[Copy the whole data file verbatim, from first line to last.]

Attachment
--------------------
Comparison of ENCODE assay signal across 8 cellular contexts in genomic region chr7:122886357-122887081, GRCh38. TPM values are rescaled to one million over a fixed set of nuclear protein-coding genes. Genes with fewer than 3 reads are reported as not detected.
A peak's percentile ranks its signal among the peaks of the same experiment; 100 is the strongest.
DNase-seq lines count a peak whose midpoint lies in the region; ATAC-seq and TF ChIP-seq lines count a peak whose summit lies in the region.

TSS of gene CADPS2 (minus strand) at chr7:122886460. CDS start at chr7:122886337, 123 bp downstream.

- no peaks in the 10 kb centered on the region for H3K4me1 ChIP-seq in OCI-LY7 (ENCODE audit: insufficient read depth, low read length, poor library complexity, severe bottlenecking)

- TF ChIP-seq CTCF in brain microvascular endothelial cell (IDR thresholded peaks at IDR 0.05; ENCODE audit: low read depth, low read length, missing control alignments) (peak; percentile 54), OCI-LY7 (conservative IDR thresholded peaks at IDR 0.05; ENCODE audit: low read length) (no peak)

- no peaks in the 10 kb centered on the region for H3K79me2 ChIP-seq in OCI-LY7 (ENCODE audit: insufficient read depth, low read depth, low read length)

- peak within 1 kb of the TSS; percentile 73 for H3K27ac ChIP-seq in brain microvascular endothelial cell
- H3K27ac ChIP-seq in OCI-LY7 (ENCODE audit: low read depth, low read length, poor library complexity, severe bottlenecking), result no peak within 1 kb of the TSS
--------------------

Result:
Comparison of ENCODE assay signal across 8 cellular contexts in genomic region chr7:122886357-122887081, GRCh38. TPM values are rescaled to one million over a fixed set of nuclear protein-coding genes. Genes with fewer than 3 reads are reported as not detected.
A peak's percentile ranks its signal among the peaks of the same experiment; 100 is the strongest.
DNase-seq lines count a peak whose midpoint lies in the region; ATAC-seq and TF ChIP-seq lines count a peak whose summit lies in the region.

TSS of gene CADPS2 (minus strand) at chr7:122886460. CDS start at chr7:122886337, 123 bp downstream.

- no peaks in the 10 kb centered on the region for H3K4me1 ChIP-seq in OCI-LY7 (ENCODE audit: insufficient read depth, low read length, poor library complexity, severe bottlenecking)

- TF ChIP-seq CTCF in brain microvascular endothelial cell (IDR thresholded peaks at IDR 0.05; ENCODE audit: low read depth, low read length, missing control alignments) (peak; percentile 54), OCI-LY7 (conservative IDR thresholded peaks at IDR 0.05; ENCODE audit: low read length) (no peak)

- no peaks in the 10 kb centered on the region for H3K79me2 ChIP-seq in OCI-LY7 (ENCODE audit: insufficient read depth, low read depth, low read length)

- peak within 1 kb of the TSS; percentile 73 for H3K27ac ChIP-seq in brain microvascular endothelial cell
- H3K27ac ChIP-seq in OCI-LY7 (ENCODE audit: low read depth, low read length, poor library complexity, severe bottlenecking), result no peak within 1 kb of the TSS